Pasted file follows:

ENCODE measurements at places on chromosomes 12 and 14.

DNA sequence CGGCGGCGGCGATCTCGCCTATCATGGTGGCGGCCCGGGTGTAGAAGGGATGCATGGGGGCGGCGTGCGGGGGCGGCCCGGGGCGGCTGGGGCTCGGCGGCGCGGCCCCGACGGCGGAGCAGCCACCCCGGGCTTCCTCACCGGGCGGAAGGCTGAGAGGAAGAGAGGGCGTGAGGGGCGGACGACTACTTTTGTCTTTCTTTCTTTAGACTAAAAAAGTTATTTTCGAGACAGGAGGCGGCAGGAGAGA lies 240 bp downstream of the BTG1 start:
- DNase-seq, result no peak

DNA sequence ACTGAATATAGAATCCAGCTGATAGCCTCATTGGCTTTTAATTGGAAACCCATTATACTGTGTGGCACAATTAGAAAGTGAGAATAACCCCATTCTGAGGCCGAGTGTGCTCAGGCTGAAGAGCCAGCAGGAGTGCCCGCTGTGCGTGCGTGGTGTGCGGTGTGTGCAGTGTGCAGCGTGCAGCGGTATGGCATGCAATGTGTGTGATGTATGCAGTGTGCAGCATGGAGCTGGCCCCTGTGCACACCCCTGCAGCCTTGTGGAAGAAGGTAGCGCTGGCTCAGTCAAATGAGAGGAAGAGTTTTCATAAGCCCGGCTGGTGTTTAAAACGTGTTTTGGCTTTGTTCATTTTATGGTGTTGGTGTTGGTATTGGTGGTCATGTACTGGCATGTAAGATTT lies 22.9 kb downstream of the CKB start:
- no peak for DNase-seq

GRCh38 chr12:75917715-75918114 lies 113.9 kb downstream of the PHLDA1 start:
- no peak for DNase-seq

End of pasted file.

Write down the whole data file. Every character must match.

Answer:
ENCODE measurements at places on chromosomes 12 and 14.

DNA sequence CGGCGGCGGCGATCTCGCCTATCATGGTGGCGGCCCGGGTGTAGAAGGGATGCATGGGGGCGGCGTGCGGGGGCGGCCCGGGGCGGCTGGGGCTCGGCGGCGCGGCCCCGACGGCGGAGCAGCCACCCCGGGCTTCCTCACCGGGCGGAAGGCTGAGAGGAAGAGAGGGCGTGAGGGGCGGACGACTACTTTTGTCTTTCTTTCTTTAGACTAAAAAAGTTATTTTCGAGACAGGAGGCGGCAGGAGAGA lies 240 bp downstream of the BTG1 start:
- DNase-seq, result no peak

DNA sequence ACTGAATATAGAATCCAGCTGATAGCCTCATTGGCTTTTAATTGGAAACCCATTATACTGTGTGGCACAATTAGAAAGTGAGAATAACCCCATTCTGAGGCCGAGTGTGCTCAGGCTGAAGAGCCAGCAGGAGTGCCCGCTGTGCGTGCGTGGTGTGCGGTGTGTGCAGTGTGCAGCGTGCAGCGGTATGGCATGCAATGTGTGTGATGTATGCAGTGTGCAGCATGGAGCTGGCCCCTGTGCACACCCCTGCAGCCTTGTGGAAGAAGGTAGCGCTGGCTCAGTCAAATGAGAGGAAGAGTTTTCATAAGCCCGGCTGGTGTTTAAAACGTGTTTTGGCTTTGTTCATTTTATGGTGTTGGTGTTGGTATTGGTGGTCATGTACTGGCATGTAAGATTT lies 22.9 kb downstream of the CKB start:
- no peak for DNase-seq

GRCh38 chr12:75917715-75918114 lies 113.9 kb downstream of the PHLDA1 start:
- no peak for DNase-seq